Unfortunately, Schwarz and Clusiau had signed an agreement granting approval rights to ICE. And though that agreement supposedly included “strong protections for their journalistic independence,” as the Times put it, it’s now being wielded as yet one more way to protect Trump from scrutiny and criticism.
There is a school of thought that Trump’s ranting about the media — calling them “Enemies of the People,” threatening to loosen libel protections and the like — is little more than bluster. His two Supreme Court justices, regardless of what else you might say about them, appear to be as dedicated to protecting the First Amendment as their colleagues. And Trump rarely follows through on his threats.
But there is a connection between his rhetoric and his actions: anyone who speaks against him must be silenced and punished — even jailed and put at risk of death, as with Michael Cohen.
With federal troops cracking down on mostly nonviolent protesters against the wishes of governors and mayors, the scent of authoritarianism is in the air. Will we pay attention? Or will we simply move on to the next outrage, as we have so many times in the past three and a half years?
When I was in my teens and early 20s, there were a number of albums that I would have liked to buy but couldn’t afford — intriguing records I hadn’t heard and couldn’t justify spending the money on. What if I bought one and hated it? I was out $12 or $15, and that just wasn’t acceptable.
So record reviews were important. I discovered several albums on this list from reviews. One of them is an awkwardly titled Charlie Parker double-record anthology called “Bird/The Savoy Recordings (Master Takes),” which comprises every officially released piece that the great alto saxophonist recorded for Savoy, from 1944 to ’48.
Needless to say, it was not the sort of thing I could pick up on a whim. But I ran across a review by Robert Palmer in Rolling Stone, dated Sept. 9, 1976, that convinced me to give it a try. (Yes, I still have it, tucked inside the album sleeve.) Among other things, Palmer wrote:
Parker didn’t just “sing” the blues, he preached them with the fervor of an evangelist; only in the world of born-again church, healing services and holy dances are there adequate analogies for his particular kind of power.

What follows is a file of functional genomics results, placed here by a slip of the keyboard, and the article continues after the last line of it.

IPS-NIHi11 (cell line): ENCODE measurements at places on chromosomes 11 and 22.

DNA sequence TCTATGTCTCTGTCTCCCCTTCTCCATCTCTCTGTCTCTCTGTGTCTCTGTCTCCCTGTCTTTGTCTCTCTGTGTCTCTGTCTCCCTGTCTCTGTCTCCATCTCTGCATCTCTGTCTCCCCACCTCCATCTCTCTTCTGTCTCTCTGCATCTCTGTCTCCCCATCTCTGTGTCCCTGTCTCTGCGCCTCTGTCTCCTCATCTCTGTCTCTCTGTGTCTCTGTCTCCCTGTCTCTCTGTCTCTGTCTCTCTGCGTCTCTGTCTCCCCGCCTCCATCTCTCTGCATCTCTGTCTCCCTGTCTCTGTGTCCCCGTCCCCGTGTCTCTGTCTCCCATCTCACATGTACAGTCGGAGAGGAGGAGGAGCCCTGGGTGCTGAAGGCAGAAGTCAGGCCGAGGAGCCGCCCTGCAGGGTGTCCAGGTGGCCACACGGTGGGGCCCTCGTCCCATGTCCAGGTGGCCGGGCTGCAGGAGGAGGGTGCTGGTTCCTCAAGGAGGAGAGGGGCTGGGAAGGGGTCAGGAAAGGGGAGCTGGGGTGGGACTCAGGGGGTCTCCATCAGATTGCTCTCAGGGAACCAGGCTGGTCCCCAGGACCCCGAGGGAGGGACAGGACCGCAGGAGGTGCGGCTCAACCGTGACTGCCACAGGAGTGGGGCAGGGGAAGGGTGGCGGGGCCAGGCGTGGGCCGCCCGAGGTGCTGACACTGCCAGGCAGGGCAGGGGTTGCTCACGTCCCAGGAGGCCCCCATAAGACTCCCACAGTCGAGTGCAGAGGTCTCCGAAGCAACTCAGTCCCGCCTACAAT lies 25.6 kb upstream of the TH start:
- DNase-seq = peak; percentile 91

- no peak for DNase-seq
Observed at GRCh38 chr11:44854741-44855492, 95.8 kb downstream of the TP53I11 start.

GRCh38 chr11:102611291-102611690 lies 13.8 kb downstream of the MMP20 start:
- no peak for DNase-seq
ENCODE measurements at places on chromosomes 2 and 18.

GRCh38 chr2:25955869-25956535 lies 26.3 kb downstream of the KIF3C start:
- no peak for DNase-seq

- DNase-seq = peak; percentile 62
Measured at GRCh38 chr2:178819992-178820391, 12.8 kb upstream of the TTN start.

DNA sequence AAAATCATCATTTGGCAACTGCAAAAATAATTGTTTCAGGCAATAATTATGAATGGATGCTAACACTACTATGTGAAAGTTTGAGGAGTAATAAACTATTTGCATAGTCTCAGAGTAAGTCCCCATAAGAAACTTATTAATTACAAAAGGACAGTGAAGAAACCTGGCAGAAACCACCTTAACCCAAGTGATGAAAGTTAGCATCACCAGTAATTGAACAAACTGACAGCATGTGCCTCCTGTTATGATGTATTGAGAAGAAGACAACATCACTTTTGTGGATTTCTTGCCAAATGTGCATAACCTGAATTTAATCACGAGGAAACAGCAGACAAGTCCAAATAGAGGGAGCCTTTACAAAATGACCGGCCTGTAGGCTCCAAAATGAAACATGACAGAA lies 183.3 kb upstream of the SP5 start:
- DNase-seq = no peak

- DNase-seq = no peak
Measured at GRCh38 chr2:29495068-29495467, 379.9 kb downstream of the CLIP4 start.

Of the Savoy anthology, Palmer added: “Should we call it the one essential jazz album? The most important collection in American music in print? The most rewarding musical compendium in the world?” It was pretty hard to resist such praise. And the album lives up to the hype.
No one could play like Parker. His technique was unparalleled; the sheets of notes that he’d call forth from his horn sounded literally impossible to play, and by anyone else they would have been. His tone was flawless. And he played with depth and feeling.
There are some odd match-ups on the Savoy recordings, with a number of early songs featuring a neophyte Miles Davis on trumpet and Dizzy Gillespie on piano. Parker must have heard something in Miles that showed what he would become. Gillespie, already a star in his own right, probably just wanted to be there.
Many of the pieces sound similar and are played at a breakneck tempo; you just listen to Parker and try to hang on. For me, though, the standout is “Parker’s Mood,” a slowed-down blues into which Parker pours every last piece of his humanity. It is an astonishing accomplishment. If the Savoy recordings are the greatest American album, then “Parker’s Mood” may be the greatest American song — the mark of a genius who, tragically, would soon fall victim to addiction and an early death.
It’s a shame that so many great compilations are allowed to go out of print, only to be replaced by newer collections that lack the charms of their predecessors. “The Savoy Recordings” appears to be long gone, and I don’t have a record player. It looks like “The Complete Savoy & Dial Master Takes” is a reasonably good facsimile.
For me, Charlie Parker’s Savoy recordings represent not just the power of music but the power of the written word as well. Thank you, Robert Palmer.
It’s generally understood that when newspaper editorial boards endorse candidates, they do so as late as possible in order to avoid the perception that their news coverage will be slanted in favor of the endorsee. So I was surprised to see The Boston Globe endorse U.S. Sen. Ed Markey over his Democratic primary challenger, U.S. Rep. Joe Kennedy, a full five weeks before the primary.
What gives? According to the Globe’s editorial-page editor, Bina Venkataraman, it’s later than it seems: mail-in voting will begin soon, so the Sept. 1 primary date is merely the last day that people can cast ballots. I’d honestly forgotten that, even though I’ve applied to vote by mail.
Short answer: Mail-in voting. Longer answer requires a conversation. No power to shape news coverage but appreciate the vote of confidence.
In fact, as David Bernstein recently pointed out at WGBH News, the two campaigns are engaged in furious get-out-the-vote efforts already. Huge numbers of Massachusetts voters are expected to take advantage of the mail-in option in order to avoid exposure to COVID-19 at the polls.
There’s still a dilemma, though. Because Markey and Kennedy will be campaigning right up until Sept. 1, the Globe’s news reporters will have to fend of complaints of bias for more than a month. The editorial pages at a quality paper like the Globe do not affect news coverage (for example), but try explaining that to the general public.
Should newspapers endorse candidates at all, or is that an outmoded custom? I’ve found that my students are dubious about the merits of news organizations’ telling people whom to vote for. But I think it can be a valuable exercise, especially in situations where an endorsement might really make a difference.
In this case, the Globe endorsement might matter. Markey and Kennedy hold similar progressive views, and readers will sit up and take notice that the Globe isn’t endorsing a Kennedy, as they might have been expected to do — although, as a longtime Globe reader, I can’t say I was all that surprised that they went with Markey.